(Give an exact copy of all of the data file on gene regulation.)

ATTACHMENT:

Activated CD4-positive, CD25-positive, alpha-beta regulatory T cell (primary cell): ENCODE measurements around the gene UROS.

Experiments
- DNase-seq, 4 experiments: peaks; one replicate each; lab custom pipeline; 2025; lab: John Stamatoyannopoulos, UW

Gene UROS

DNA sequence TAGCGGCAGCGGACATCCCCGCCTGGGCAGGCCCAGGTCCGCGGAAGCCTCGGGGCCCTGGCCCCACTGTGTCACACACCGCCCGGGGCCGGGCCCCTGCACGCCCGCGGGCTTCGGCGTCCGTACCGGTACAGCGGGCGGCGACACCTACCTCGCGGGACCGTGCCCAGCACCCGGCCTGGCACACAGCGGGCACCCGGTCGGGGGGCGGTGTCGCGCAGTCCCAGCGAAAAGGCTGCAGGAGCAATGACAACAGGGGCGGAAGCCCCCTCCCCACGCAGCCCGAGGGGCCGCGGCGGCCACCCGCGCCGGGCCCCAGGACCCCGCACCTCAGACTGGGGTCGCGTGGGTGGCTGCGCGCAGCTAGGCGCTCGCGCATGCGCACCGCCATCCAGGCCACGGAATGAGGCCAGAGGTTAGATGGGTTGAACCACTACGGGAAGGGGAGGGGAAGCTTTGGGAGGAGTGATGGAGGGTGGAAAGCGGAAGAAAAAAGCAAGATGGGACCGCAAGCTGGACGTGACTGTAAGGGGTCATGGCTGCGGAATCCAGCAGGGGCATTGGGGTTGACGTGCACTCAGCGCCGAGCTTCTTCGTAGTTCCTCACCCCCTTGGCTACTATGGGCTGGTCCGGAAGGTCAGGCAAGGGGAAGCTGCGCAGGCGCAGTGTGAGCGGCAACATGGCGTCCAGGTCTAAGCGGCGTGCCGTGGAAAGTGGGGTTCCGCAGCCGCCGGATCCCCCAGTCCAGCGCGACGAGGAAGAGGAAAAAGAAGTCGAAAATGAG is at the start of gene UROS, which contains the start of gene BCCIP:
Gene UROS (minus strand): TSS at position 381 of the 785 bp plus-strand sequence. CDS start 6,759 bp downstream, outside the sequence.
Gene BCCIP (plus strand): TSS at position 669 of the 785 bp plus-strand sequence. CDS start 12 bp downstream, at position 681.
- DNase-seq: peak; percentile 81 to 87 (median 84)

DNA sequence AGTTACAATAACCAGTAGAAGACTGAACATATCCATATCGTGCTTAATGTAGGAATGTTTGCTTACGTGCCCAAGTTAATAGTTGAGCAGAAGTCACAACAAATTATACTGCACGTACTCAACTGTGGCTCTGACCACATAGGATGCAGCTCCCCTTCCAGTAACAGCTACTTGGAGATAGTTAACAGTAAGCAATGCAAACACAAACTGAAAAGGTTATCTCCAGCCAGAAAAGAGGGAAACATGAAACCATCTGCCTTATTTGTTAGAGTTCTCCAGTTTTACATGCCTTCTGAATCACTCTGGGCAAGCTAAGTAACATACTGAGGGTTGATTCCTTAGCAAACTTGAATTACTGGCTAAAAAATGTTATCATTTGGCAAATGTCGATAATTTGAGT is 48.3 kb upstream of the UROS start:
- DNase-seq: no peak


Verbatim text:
Activated CD4-positive, CD25-positive, alpha-beta regulatory T cell (primary cell): ENCODE measurements around the gene UROS.

Experiments
- DNase-seq, 4 experiments: peaks; one replicate each; lab custom pipeline; 2025; lab: John Stamatoyannopoulos, UW

Gene UROS

DNA sequence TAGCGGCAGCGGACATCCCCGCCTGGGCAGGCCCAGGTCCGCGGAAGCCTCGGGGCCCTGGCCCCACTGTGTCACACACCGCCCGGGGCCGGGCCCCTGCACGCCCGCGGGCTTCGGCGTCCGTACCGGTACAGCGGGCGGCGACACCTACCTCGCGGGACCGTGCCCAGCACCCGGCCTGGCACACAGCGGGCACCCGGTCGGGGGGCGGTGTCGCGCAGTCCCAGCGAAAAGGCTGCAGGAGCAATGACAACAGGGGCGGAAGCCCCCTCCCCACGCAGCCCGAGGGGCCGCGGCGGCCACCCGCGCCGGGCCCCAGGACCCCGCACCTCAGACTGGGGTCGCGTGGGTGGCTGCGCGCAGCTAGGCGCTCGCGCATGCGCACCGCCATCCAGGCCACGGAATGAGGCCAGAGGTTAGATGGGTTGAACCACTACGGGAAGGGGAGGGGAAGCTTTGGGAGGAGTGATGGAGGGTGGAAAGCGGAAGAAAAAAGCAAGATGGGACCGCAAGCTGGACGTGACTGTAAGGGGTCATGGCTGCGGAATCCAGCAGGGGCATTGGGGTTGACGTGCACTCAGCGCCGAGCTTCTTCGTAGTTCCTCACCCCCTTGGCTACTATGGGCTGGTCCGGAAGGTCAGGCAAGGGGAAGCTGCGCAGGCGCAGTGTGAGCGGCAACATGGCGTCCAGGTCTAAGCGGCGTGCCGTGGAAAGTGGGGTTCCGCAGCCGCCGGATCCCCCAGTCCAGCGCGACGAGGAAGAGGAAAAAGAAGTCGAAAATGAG is at the start of gene UROS, which contains the start of gene BCCIP:
Gene UROS (minus strand): TSS at position 381 of the 785 bp plus-strand sequence. CDS start 6,759 bp downstream, outside the sequence.
Gene BCCIP (plus strand): TSS at position 669 of the 785 bp plus-strand sequence. CDS start 12 bp downstream, at position 681.
- DNase-seq: peak; percentile 81 to 87 (median 84)

DNA sequence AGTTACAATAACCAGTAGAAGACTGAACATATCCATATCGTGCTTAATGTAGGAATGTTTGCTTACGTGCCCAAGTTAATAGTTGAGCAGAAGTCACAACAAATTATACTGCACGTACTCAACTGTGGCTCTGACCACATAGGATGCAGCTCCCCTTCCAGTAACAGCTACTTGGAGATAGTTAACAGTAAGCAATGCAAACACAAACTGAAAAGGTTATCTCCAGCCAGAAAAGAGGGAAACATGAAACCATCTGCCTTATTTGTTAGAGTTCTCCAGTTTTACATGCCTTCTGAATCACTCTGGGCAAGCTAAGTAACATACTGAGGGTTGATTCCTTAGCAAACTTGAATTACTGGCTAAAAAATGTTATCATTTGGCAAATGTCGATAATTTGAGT is 48.3 kb upstream of the UROS start:
- DNase-seq: no peak